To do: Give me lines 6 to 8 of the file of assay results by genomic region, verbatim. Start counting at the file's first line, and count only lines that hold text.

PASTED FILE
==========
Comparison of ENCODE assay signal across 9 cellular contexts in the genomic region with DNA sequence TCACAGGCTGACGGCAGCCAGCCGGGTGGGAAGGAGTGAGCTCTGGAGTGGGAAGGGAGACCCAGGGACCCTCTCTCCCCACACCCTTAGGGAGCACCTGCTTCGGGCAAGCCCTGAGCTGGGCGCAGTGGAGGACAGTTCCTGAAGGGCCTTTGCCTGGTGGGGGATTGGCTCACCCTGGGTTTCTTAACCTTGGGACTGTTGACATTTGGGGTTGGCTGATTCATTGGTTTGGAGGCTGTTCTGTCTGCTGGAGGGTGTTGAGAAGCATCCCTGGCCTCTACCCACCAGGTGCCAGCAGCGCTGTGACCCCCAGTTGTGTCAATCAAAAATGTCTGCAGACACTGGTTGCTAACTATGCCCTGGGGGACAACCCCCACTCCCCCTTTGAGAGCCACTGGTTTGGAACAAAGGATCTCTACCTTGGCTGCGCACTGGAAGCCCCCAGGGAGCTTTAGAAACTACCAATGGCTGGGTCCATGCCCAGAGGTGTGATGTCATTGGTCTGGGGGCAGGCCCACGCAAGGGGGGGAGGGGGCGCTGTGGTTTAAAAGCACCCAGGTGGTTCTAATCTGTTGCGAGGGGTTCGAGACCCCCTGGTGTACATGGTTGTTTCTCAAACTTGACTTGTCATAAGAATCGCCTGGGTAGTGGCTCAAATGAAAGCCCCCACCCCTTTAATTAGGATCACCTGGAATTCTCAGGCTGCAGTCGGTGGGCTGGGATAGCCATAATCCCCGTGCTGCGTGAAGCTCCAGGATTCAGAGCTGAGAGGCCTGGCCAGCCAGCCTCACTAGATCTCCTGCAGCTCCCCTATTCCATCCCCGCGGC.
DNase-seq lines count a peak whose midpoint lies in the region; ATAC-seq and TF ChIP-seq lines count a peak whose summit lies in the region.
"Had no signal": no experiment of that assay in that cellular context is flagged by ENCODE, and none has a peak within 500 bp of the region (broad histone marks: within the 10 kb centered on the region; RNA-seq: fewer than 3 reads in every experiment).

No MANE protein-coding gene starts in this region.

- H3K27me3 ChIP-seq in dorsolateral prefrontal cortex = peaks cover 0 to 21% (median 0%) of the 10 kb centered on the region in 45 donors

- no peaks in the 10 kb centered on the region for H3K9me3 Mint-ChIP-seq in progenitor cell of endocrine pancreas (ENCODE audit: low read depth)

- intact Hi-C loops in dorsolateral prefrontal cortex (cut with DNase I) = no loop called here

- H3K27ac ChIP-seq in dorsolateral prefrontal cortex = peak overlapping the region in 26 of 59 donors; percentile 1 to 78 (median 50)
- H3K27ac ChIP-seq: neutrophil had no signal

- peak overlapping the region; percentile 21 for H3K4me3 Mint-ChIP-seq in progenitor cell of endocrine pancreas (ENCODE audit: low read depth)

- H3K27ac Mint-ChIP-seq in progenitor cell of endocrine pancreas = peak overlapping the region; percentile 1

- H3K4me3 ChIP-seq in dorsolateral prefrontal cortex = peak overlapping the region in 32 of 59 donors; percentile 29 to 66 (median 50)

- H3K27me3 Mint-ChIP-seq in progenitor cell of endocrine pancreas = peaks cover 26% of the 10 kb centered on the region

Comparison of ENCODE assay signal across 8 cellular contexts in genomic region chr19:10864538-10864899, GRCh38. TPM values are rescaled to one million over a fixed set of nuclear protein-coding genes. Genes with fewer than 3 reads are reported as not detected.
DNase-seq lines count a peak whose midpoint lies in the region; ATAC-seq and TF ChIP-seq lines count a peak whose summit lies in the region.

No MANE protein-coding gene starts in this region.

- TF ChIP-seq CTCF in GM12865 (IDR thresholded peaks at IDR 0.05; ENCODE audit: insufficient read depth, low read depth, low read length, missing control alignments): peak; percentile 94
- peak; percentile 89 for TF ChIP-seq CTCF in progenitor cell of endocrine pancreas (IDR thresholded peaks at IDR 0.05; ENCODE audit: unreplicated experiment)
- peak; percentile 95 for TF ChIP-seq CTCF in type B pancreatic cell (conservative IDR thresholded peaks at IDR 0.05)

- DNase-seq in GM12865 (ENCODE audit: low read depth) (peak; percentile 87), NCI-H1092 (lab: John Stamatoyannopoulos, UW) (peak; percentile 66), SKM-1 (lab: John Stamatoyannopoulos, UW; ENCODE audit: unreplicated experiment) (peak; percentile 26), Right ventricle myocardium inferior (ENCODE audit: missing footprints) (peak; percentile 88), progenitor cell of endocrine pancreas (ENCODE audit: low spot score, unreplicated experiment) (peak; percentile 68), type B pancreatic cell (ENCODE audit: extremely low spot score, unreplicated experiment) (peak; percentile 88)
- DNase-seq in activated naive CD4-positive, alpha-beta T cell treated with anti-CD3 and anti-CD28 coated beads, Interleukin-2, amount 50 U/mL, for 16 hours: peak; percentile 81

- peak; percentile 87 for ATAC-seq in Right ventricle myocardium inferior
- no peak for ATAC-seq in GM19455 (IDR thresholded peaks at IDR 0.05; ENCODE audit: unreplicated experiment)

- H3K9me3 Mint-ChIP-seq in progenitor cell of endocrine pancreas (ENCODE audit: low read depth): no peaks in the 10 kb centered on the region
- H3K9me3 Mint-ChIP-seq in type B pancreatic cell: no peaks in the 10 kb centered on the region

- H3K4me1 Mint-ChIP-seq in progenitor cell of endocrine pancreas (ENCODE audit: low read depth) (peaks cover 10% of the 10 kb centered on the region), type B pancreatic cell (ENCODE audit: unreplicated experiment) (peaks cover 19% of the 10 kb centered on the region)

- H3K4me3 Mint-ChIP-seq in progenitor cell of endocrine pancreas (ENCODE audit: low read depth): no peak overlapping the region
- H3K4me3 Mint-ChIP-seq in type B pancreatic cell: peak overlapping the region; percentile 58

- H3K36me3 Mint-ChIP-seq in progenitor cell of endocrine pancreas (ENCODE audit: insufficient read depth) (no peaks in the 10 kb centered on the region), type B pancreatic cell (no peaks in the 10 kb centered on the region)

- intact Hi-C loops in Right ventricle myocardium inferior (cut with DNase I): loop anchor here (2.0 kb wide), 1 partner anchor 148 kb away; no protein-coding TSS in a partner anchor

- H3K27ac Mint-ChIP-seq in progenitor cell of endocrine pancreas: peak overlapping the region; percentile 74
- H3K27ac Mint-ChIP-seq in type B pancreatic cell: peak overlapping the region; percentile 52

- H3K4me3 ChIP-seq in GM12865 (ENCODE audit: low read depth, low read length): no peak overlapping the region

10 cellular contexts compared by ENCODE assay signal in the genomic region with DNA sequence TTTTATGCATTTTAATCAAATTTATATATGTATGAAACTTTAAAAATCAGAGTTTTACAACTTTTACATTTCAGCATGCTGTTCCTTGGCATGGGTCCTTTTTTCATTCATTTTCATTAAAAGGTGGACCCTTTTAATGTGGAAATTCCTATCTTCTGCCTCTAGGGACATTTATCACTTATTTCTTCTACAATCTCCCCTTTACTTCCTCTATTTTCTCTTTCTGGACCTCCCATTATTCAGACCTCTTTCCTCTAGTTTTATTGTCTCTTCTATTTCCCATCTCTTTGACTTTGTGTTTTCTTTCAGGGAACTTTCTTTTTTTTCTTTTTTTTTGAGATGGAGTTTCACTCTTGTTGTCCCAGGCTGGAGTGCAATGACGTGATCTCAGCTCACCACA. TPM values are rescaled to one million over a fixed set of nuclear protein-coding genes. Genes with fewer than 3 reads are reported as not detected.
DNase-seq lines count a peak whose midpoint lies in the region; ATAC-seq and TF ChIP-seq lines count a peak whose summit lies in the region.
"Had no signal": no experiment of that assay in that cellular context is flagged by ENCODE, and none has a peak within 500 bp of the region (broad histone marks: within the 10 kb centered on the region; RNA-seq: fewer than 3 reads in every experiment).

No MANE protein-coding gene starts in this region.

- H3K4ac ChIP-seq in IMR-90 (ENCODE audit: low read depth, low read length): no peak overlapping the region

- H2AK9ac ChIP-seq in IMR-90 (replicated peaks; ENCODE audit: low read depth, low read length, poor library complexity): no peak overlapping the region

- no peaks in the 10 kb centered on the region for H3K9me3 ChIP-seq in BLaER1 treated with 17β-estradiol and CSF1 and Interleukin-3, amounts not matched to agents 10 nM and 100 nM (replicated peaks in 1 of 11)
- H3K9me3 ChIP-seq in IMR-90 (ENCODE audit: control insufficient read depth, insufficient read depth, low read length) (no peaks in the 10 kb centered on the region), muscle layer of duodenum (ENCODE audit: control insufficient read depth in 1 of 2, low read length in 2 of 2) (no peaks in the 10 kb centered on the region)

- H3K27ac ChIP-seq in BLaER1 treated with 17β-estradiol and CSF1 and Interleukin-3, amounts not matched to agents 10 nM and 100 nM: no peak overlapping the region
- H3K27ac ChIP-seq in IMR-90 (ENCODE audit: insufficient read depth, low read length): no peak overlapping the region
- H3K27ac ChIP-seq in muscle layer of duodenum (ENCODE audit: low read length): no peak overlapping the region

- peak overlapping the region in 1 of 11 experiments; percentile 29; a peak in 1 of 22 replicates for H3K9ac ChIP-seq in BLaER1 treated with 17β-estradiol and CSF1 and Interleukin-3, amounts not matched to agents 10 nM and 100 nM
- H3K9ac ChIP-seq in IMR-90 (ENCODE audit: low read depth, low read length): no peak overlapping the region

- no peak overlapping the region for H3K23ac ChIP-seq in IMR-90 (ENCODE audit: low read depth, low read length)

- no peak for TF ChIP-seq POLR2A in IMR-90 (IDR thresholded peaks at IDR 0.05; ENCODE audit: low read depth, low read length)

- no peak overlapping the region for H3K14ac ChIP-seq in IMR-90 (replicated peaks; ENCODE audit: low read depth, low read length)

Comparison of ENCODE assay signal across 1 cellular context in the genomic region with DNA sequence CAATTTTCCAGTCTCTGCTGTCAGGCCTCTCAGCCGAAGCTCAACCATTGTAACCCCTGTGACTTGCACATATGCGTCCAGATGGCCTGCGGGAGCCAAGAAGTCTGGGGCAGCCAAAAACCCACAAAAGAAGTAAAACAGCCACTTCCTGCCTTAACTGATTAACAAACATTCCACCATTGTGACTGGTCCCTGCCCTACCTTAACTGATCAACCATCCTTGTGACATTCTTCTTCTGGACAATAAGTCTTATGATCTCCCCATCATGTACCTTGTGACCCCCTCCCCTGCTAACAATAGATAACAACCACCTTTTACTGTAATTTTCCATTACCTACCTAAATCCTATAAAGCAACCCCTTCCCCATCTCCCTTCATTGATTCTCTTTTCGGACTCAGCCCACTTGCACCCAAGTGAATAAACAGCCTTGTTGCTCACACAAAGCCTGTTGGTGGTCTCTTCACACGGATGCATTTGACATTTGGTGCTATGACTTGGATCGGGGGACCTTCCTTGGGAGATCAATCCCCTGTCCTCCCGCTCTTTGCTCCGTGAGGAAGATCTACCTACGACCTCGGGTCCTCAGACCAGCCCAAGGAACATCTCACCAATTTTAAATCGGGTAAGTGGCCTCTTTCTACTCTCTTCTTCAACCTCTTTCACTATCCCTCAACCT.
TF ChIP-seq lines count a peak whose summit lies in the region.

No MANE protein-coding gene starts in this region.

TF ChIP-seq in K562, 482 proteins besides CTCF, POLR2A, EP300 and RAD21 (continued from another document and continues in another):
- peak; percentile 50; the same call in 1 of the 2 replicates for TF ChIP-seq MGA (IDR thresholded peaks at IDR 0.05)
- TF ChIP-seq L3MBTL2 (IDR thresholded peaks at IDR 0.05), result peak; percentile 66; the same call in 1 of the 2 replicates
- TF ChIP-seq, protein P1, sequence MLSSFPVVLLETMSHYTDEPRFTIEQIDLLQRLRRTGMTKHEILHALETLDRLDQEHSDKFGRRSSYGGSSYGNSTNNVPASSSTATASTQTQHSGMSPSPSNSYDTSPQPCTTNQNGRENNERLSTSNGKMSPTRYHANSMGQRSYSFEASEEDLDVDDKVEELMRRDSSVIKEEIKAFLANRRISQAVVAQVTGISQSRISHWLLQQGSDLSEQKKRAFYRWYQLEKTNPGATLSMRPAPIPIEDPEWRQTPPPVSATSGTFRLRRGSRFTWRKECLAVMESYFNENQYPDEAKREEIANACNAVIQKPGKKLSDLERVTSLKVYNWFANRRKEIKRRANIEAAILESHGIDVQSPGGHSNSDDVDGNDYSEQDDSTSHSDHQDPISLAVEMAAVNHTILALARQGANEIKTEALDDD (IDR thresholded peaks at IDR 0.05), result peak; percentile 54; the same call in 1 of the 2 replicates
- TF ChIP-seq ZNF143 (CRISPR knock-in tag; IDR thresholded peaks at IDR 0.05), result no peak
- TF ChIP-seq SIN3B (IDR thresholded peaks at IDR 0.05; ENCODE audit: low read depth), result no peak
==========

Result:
- no peaks in the 10 kb centered on the region for H3K9me3 Mint-ChIP-seq in progenitor cell of endocrine pancreas (ENCODE audit: low read depth)

- intact Hi-C loops in dorsolateral prefrontal cortex (cut with DNase I) = no loop called here

- H3K27ac ChIP-seq in dorsolateral prefrontal cortex = peak overlapping the region in 26 of 59 donors; percentile 1 to 78 (median 50)